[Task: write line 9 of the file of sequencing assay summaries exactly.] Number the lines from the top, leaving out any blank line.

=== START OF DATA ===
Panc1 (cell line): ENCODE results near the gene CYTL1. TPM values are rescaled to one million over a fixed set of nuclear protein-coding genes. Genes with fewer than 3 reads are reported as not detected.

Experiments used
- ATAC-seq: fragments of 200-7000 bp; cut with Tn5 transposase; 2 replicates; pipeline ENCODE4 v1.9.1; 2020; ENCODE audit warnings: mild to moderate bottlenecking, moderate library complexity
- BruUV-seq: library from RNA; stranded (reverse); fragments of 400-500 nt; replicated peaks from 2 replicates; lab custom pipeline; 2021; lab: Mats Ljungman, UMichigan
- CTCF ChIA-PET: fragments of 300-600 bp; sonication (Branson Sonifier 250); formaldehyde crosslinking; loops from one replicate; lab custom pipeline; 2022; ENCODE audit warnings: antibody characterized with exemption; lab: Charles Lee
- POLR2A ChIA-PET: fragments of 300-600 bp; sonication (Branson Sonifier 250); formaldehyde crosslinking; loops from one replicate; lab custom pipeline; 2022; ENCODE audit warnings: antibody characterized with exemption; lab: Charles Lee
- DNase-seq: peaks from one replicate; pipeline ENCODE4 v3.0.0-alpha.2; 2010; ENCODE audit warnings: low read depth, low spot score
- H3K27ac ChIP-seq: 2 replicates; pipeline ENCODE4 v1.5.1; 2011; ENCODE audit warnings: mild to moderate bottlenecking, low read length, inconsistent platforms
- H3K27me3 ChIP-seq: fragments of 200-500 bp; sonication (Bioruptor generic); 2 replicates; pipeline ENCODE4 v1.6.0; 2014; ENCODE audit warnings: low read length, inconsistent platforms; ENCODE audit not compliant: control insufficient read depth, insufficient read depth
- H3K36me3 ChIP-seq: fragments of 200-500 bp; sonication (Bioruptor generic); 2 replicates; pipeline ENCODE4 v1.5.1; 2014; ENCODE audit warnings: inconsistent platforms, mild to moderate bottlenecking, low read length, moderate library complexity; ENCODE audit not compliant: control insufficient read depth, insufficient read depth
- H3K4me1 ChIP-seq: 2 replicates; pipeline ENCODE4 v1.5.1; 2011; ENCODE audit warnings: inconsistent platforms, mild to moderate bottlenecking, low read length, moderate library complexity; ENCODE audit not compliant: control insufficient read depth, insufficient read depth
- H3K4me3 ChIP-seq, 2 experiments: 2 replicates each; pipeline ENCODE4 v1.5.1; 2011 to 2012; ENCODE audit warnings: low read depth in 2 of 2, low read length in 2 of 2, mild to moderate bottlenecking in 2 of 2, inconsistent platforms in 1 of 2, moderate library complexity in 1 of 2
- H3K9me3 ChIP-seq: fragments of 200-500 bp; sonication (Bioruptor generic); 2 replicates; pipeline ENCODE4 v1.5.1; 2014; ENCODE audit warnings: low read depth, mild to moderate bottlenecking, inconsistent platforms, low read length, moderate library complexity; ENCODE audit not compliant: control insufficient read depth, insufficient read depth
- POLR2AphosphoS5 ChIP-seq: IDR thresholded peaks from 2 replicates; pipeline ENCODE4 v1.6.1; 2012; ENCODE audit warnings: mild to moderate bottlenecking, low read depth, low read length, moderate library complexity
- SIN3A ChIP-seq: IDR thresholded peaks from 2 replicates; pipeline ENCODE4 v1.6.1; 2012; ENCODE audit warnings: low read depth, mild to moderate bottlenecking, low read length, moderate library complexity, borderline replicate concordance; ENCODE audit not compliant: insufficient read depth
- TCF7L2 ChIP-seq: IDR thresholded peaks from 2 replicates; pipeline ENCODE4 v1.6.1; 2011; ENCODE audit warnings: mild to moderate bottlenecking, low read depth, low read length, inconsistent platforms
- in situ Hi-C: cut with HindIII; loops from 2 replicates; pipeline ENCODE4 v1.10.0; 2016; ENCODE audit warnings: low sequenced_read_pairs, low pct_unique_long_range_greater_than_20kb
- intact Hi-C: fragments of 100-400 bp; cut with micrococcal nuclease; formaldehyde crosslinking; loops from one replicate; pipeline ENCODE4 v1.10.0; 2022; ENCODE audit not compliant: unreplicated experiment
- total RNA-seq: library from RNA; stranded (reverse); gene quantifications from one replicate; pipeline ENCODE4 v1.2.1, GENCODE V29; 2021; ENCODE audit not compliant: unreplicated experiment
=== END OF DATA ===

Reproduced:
- H3K27me3 ChIP-seq: fragments of 200-500 bp; sonication (Bioruptor generic); 2 replicates; pipeline ENCODE4 v1.6.0; 2014; ENCODE audit warnings: low read length, inconsistent platforms; ENCODE audit not compliant: control insufficient read depth, insufficient read depth